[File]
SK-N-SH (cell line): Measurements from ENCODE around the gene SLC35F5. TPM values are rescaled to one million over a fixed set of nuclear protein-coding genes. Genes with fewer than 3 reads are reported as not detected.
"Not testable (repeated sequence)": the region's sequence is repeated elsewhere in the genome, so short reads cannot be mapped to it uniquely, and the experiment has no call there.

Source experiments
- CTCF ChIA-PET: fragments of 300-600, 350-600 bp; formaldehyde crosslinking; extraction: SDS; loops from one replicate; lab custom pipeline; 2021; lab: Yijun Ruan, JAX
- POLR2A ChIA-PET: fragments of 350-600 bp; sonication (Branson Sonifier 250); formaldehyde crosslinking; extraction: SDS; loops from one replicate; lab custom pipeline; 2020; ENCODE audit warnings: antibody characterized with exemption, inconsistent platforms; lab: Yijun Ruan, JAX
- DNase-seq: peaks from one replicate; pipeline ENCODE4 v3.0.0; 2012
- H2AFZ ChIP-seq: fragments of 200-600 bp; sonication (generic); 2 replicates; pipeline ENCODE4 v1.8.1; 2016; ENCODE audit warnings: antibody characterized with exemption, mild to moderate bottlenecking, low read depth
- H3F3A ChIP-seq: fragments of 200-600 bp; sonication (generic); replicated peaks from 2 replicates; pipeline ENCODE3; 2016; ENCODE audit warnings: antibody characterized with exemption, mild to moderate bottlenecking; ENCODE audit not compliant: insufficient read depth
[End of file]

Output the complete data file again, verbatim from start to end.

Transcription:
SK-N-SH (cell line): Measurements from ENCODE around the gene SLC35F5. TPM values are rescaled to one million over a fixed set of nuclear protein-coding genes. Genes with fewer than 3 reads are reported as not detected.
"Not testable (repeated sequence)": the region's sequence is repeated elsewhere in the genome, so short reads cannot be mapped to it uniquely, and the experiment has no call there.

Source experiments
- CTCF ChIA-PET: fragments of 300-600, 350-600 bp; formaldehyde crosslinking; extraction: SDS; loops from one replicate; lab custom pipeline; 2021; lab: Yijun Ruan, JAX
- POLR2A ChIA-PET: fragments of 350-600 bp; sonication (Branson Sonifier 250); formaldehyde crosslinking; extraction: SDS; loops from one replicate; lab custom pipeline; 2020; ENCODE audit warnings: antibody characterized with exemption, inconsistent platforms; lab: Yijun Ruan, JAX
- DNase-seq: peaks from one replicate; pipeline ENCODE4 v3.0.0; 2012
- H2AFZ ChIP-seq: fragments of 200-600 bp; sonication (generic); 2 replicates; pipeline ENCODE4 v1.8.1; 2016; ENCODE audit warnings: antibody characterized with exemption, mild to moderate bottlenecking, low read depth
- H3F3A ChIP-seq: fragments of 200-600 bp; sonication (generic); replicated peaks from 2 replicates; pipeline ENCODE3; 2016; ENCODE audit warnings: antibody characterized with exemption, mild to moderate bottlenecking; ENCODE audit not compliant: insufficient read depth